I think another place to look is into the ESG or environment, social and governance sort of field. Um, that is known as a very, prevalent, accountability framework for companies to think about their impact on those three fronts. It provides yet another important measurement framework for companies to take on even as early in their, um, development as your company to say, what is our impact on these three things? And can we find the things that actually matter for our business that will let us know whether or not we’re having an impact on the communities that we care about? But I applaud your efforts to think about measurement this early. I think it’s really critical.

Don’t be, um, you know, discouraged or, or daunted by the task. Find a few OKRs that are central to like better understanding your progress on your initiatives. Track those meticulously. Spend time really understanding and reflecting and developing insights as a result, and I’m sure your work will be incredibly successful.

[00:26:41] Rachael Lewis-Krisky: Well said, Admas. It really is the other side of the coin of incentivization where it’s not just why should we do this, but is it having the benefits that we intended for it to have? I mean, there’s a lot of altruism that actually has negative consequences instead of positive

[00:26:56] Admas Kanyagia: Absolutely. Absolutely. And I think what’s so important about both processes like OKRs or measurement is the opportunity to better understand progress and to be reflective of your efforts. And taking that chance to build in these kinds of reflective practices where you’re constantly asking those questions of like, are we making a difference? Are we making a difference on anybody’s life? Are we making a difference on the business?

Those kinds of questions I think will be only sharpened and will only better direct your efforts to be even more successful and impactful. And so I definitely applaud Ingrid taking this on even so early in the development of the company.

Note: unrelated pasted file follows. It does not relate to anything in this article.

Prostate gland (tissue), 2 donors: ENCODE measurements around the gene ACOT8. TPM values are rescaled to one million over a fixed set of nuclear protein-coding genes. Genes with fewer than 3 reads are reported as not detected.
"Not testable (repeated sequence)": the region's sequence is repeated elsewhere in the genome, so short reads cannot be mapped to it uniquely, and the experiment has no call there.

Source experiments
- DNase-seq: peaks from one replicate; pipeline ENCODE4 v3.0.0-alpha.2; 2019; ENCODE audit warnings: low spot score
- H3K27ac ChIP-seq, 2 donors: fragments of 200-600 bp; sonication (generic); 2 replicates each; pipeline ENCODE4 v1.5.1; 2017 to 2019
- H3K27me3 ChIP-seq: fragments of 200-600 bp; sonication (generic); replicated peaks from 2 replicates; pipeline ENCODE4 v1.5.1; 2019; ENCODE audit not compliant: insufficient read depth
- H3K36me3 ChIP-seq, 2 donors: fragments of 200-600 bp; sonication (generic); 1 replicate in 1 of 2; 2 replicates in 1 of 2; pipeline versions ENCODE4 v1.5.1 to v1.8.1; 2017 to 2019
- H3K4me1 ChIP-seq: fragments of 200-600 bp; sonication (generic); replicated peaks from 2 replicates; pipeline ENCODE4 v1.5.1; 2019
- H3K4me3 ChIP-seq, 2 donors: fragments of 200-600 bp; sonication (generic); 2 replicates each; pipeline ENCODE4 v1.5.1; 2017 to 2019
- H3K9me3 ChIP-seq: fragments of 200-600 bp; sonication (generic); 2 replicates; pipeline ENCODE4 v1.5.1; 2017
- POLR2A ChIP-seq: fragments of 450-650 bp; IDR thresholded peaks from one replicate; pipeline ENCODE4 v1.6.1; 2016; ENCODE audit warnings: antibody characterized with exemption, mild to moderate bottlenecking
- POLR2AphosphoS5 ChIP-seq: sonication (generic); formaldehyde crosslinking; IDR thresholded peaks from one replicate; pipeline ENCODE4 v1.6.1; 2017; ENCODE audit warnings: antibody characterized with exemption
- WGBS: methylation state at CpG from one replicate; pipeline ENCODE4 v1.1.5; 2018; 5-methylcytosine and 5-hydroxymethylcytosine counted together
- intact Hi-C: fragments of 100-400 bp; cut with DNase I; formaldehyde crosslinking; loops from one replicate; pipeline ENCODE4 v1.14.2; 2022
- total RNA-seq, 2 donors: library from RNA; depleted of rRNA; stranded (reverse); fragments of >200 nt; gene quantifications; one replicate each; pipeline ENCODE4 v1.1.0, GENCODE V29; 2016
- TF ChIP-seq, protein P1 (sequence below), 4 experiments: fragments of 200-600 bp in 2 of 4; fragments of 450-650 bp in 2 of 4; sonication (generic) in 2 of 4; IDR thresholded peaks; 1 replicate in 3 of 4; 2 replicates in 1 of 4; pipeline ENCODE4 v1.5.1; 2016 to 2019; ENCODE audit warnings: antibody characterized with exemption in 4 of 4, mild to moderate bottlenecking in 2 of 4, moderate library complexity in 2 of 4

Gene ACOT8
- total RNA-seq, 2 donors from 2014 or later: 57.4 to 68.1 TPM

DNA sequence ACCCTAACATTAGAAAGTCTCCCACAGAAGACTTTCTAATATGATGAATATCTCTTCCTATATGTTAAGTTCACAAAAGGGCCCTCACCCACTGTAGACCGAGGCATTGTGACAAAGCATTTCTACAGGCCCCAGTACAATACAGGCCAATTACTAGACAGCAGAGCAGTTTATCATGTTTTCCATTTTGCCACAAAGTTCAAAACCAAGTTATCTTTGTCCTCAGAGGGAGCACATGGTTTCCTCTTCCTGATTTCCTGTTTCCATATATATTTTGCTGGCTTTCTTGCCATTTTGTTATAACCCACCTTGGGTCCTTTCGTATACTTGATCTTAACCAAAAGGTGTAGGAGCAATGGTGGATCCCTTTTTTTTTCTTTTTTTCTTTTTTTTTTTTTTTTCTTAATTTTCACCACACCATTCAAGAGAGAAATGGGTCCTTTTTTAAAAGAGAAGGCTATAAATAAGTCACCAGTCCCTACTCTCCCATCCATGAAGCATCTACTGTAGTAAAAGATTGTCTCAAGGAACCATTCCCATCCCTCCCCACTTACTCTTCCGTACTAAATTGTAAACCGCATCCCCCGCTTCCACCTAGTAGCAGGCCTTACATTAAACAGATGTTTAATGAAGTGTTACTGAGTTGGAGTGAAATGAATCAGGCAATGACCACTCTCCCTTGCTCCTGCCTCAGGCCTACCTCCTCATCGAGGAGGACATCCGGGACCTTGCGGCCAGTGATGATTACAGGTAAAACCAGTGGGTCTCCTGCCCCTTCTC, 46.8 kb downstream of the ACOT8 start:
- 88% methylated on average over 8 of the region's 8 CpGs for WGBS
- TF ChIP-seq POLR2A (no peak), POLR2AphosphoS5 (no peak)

[00:27:35] Rachael Lewis-Krisky: Wonderful. On to our next one.

[00:27:38] Katie Pearson Fucci: Hi, my name is Katie Pearson Fucci and I am the CEO and Founder of Parrotfish. Parrotfish is a plastic free palm oil free personal care company currently offering shampoo bars, conditioner bars, soaps, scrubs, and soon-to-be shower steamers.

When I first entered this world of trying to purchase plastic free, I realized a lot of the responsibility was actually landing on the consumer to vet these companies or products and make the choices that were right for them. However, when I started my own company, I realized, a lot of the issue to so to say, was that a lot of brands, especially small brands, don’t have the funds to be as sustainable as they wanna be or donate to the social impact programs that they wanna donate to, honestly, because they’re small. But because small businesses are just faking it till we make it, it looks like we are much bigger than we actually.

So my question to you is how do we open up this transparency and talk to our customers about where we currently are, where we wanna be, and do you think it’s a bad thing to be, to put on this facade in a way that we are a much larger company than we are? Or should we just be real with them and be like, look, there are two people behind the scenes here and we are trying to make it work.

[00:29:03] Admas Kanyagia: Yeah. Yeah.

[00:29:05] Rachael Lewis-Krisky: I love this question.

[00:29:07] Admas Kanyagia: I know, Thank you Katie. Oh gosh. Such, such a real question. These are the real issues that, um, many, you know, small businesses have to navigate. I mean, the fake till you make it, I definitely understand the need for that, and especially in an environment, especially with investors and customer pressure being what it.

But the better way is to tell an authentic but aspirational story, not of just where your company is, but of where you want your company to be. And so, um, and I don’t think about that as a facade at all.